The destroyer dropped a pattern of depth-charges which exploded below the U-Boat, inflicting considerable damage. There was water entry forward between the bow torpedo tubes. A sea inlet valve of the Diesel cooling system was fractured causing water to flow into the motor room. “U 73″ lost trim and sank to a depth that was variously estimated to have been between 160 and 230 m. (524.8 and 754.6 ft.).

Nov

19

1943

Captain Cromwell goes down with USS Sculpin

USS Sculpin (SS-191) off San Francisco, California, on 1 May 1943, following an overhaul.

Undertaking this patrol prior to the launching of our first large-scale offensive in the Pacific, Captain Cromwell, alone of the entire Task Group, possessed secret intelligence information of our submarine strategy and tactics, scheduled Fleet movements and specific attack plans. Constantly vigilant and precise in carrying out his secret orders, he moved his underseas flotilla inexorably forward despite savage opposition and established a line of submarines to southeastward of the main Japanese stronghold at Truk.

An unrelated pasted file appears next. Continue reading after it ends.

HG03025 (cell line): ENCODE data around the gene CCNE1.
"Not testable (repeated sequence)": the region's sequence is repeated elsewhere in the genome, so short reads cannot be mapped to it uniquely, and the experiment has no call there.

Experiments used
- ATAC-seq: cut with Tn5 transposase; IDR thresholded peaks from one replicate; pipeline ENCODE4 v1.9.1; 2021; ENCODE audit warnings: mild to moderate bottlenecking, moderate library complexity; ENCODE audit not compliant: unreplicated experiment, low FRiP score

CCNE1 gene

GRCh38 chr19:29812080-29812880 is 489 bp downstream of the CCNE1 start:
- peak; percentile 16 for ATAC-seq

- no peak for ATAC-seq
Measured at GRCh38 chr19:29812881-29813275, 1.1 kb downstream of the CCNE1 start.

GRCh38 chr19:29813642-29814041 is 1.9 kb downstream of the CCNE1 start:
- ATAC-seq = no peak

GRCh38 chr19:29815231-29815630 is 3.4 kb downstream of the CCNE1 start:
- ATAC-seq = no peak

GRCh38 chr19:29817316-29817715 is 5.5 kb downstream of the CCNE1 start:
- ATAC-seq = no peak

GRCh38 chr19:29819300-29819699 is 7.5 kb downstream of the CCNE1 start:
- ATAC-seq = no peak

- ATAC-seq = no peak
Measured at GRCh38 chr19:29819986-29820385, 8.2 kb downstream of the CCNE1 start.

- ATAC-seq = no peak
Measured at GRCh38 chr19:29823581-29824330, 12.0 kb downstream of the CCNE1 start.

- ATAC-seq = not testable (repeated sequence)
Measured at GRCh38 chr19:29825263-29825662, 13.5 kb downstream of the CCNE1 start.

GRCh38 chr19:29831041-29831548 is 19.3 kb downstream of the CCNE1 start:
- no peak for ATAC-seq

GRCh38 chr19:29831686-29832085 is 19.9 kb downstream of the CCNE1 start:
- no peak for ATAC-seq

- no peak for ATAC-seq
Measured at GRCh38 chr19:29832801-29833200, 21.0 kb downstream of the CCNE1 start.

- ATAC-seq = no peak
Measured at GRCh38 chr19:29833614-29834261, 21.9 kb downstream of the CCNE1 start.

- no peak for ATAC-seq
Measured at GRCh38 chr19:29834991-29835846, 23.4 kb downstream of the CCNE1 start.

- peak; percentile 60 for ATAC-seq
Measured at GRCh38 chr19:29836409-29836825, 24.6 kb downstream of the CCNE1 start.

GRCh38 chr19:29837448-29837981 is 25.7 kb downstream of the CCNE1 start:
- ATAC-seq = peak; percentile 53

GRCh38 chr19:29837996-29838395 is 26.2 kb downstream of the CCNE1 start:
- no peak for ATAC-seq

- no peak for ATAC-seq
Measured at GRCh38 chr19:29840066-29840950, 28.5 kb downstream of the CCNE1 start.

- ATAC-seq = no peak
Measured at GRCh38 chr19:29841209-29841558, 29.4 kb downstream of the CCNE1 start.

Nov

11

1943

Polish submarine sinks German ship in Mediterranean

Polish submarine DZIK, originally British U class submarine P-52, underway in coastal waters.

Two demolition charges were fired with 10-minute fuze, and boarding party hurried on board. At this moment, securing line broke, schooner started to drift away and the last two of the boarding party, including S/Lieutenant Fritz carrying charts, books and signals, had to jump overboard and swim a few yards. Of course, none of the panicky-sighted targets materialised, but now the fuze was set and the chance of a considerable prize was lost.

Sep

23

1943

Another tragic night for Convoys ONS 202 and 18

Royal Navy destroyer HMS Express underway. She was transferred to the Royal Canadian Navy as HMCS Gatineau in 1943.

There was a splash and I could hear voices. I looked and there was a freighter [SS Waleha] which had dropped one of its floats, I tried to swim to it but I was too weak, so I hollered at them and they said they were coming. It was good news, I saw a light but it seemed far off, then I heard the sound of a motor boat. I could hear voices but couldn’t see a thing except the light. Then I felt something hit my face and heard somebody say grab the rope. Then I saw the motor boat when it was nearly on top of me.

Sep